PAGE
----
2022 ICD-10-CM Code A71.0

Initial stage of trachoma

Version 2021

Valid for Submission

ICD-10:A71.0
Short Description:Initial stage of trachoma
Long Description:Initial stage of trachoma

Code Classification

  • Certain infectious and parasitic diseases (A00–B99)
    • Other diseases caused by chlamydiae (A70-A74)
      • Trachoma (A71)

A71.0 is a billable diagnosis code used to specify a medical diagnosis of initial stage of trachoma. The code A71.0 is valid during the fiscal year 2022 from October 01, 2021 through September 30, 2022 for the submission of HIPAA-covered transactions.

The ICD-10-CM code A71.0 might also be used to specify conditions or terms like trachoma or trachoma, initial stage.

Tabular List of Diseases and Injuries

The Tabular List of Diseases and Injuries is a list of ICD-10 codes, organized "head to toe" into chapters and sections with coding notes and guidance for inclusions, exclusions, descriptions and more. The following references are applicable to the code A71.0:


Inclusion Terms

Inclusion Terms
These terms are the conditions for which that code is to be used. The terms may be synonyms of the code title, or, in the case of "other specified" codes, the terms are a list of the various conditions assigned to that code. The inclusion terms are not necessarily exhaustive. Additional terms found only in the Alphabetic Index may also be assigned to a code.

Index to Diseases and Injuries

The Index to Diseases and Injuries is an alphabetical listing of medical terms, with each term mapped to one or more ICD-10 code(s). The following references for the code A71.0 are found in the index:

Approximate Synonyms

The following clinical terms are approximate synonyms or lay terms that might be used to identify the correct diagnosis code:

Convert A71.0 to ICD-9 Code

Information for Patients


Bacterial Infections

Bacteria are living things that have only one cell. Under a microscope, they look like balls, rods, or spirals. They are so small that a line of 1,000 could fit across a pencil eraser. Most bacteria won't hurt you - less than 1% of the different types make people sick. Many are helpful. Some bacteria help to digest food, destroy disease-causing cells, and give the body needed vitamins. Bacteria are also used in making healthy foods like yogurt and cheese.

But infectious bacteria can make you ill. They reproduce quickly in your body. Many give off chemicals called toxins, which can damage tissue and make you sick. Examples of bacteria that cause infections include Streptococcus, Staphylococcus, and E. coli.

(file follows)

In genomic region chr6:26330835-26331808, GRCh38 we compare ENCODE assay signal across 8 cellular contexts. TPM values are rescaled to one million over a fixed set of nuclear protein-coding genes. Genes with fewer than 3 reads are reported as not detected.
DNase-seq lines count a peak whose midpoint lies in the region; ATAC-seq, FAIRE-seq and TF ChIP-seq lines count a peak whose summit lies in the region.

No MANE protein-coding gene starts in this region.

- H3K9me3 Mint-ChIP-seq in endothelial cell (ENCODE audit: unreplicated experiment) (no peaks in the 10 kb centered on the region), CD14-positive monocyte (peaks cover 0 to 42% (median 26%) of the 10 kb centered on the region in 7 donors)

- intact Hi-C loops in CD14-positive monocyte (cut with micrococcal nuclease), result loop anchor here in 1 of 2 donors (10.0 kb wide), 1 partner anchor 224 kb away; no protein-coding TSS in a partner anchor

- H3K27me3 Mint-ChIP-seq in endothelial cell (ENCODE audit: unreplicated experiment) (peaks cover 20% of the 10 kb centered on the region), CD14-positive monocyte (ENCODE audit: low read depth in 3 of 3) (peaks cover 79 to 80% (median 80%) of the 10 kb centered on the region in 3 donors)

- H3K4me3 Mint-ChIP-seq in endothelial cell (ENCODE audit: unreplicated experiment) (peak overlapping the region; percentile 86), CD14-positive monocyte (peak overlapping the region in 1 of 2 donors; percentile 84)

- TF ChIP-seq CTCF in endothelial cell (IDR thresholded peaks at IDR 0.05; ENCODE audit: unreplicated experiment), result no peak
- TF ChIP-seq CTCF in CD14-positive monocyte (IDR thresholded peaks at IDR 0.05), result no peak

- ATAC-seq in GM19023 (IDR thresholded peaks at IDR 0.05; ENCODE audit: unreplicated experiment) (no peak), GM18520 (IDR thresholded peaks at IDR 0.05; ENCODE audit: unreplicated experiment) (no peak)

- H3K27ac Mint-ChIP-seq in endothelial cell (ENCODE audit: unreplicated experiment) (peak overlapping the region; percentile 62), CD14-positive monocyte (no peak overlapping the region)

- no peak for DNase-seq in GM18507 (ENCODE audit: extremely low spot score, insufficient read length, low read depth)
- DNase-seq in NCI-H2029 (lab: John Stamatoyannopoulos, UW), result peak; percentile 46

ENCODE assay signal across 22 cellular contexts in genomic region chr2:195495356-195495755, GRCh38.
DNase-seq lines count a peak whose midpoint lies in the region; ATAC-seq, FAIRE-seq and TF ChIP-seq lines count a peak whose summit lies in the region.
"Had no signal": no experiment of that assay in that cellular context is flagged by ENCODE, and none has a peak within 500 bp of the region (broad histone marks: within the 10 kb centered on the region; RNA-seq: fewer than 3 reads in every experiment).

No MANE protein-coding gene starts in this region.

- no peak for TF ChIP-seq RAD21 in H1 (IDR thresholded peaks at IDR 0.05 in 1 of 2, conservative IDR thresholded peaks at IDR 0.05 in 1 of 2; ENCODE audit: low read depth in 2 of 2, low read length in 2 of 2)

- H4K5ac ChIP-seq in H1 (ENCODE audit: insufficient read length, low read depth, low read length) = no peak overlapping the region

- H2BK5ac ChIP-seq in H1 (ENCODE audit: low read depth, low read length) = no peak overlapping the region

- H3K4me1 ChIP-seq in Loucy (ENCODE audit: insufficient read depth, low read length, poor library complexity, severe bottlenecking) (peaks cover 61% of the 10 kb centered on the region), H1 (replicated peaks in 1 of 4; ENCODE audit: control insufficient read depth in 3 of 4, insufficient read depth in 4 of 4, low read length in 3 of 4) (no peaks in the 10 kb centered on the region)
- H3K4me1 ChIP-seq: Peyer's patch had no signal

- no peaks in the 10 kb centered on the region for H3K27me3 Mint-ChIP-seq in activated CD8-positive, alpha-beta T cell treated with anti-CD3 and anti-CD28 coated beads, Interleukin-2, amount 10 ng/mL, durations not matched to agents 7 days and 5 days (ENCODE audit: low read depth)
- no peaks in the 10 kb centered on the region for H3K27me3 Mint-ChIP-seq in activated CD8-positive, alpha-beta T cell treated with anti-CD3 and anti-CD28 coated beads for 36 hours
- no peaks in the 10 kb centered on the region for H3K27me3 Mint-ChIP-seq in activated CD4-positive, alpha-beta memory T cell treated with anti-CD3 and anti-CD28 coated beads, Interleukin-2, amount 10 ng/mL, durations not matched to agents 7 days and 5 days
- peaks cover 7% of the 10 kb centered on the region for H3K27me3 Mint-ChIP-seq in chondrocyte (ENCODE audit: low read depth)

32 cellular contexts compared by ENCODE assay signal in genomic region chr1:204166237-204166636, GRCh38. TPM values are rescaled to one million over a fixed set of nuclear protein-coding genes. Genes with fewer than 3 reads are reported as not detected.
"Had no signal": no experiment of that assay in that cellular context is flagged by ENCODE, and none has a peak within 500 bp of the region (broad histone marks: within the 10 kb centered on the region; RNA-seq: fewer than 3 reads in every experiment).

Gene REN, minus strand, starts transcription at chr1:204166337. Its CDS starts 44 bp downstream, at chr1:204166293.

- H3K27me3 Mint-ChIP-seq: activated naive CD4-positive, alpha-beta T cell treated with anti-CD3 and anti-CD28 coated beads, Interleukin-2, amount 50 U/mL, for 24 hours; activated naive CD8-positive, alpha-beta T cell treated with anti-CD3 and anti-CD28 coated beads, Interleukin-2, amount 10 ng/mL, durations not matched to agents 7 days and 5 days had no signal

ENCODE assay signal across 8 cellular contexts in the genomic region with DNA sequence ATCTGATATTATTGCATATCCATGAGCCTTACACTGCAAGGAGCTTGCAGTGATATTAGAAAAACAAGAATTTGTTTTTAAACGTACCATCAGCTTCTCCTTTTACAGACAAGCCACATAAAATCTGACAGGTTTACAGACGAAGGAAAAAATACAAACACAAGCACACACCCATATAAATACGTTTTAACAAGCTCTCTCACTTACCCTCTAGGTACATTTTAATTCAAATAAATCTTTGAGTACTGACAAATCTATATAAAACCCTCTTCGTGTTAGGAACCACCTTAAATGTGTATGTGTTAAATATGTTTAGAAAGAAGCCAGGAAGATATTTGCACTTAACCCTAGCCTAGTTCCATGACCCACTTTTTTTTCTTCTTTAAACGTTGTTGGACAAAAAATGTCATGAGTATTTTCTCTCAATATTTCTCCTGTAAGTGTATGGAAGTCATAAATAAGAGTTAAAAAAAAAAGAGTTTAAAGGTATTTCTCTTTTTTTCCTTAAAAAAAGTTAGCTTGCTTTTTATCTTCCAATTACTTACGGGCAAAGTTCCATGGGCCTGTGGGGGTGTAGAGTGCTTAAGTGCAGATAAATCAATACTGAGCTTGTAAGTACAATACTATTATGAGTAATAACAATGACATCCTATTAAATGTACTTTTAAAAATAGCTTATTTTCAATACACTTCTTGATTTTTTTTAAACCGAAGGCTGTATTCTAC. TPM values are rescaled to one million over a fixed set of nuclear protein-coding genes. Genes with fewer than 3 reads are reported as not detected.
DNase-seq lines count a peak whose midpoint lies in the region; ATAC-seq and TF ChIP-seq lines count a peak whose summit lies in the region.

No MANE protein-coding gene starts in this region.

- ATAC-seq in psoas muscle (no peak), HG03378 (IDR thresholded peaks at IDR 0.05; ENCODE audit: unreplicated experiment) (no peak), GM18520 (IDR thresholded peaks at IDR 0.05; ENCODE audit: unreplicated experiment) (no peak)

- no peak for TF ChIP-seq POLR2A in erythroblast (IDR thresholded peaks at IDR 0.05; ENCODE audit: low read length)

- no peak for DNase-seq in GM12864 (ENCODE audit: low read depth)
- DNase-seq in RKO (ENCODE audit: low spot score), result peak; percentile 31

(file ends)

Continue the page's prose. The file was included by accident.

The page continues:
Antibiotics are the usual treatment. When you take antibiotics, follow the directions carefully. Each time you take antibiotics, you increase the chances that bacteria in your body will learn to resist them causing antibiotic resistance. Later, you could get or spread an infection that those antibiotics cannot cure.

NIH: National Institute of Allergy and Infectious Diseases


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Eye Infections

Your eyes can get infections from bacteria, fungi, or viruses. Eye infections can occur in different parts of the eye and can affect just one eye or both. Two common eye infections are

Symptoms of eye infections may include redness, itching, swelling, discharge, pain, or problems with vision. Treatment depends on the cause of the infection and may include compresses, eye drops, creams, or antibiotics.


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Eyelid Disorders

Your eyelids help protect your eyes. When you blink, your eyelids spread moisture over your eyes. Blinking also helps move dirt or other particles off the surface of the eye. You close your eyelids when you see something coming toward your eyes. This can help protect against injuries.

Like most other parts of your body, your eyelids can get infected, inflamed, or even develop cancer. There are also specific eyelid problems, including

Treatment of eyelid problems depends on the cause.


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Code History

  • FY 2021 - No Change, effective from 10/1/2020 through 9/30/2021
  • FY 2020 - No Change, effective from 10/1/2019 through 9/30/2020
  • FY 2019 - No Change, effective from 10/1/2018 through 9/30/2019
  • FY 2018 - No Change, effective from 10/1/2017 through 9/30/2018
  • FY 2017 - No Change, effective from 10/1/2016 through 9/30/2017
  • FY 2016 - New Code, effective from 10/1/2015 through 9/30/2016 (First year ICD-10-CM implemented into the HIPAA code set)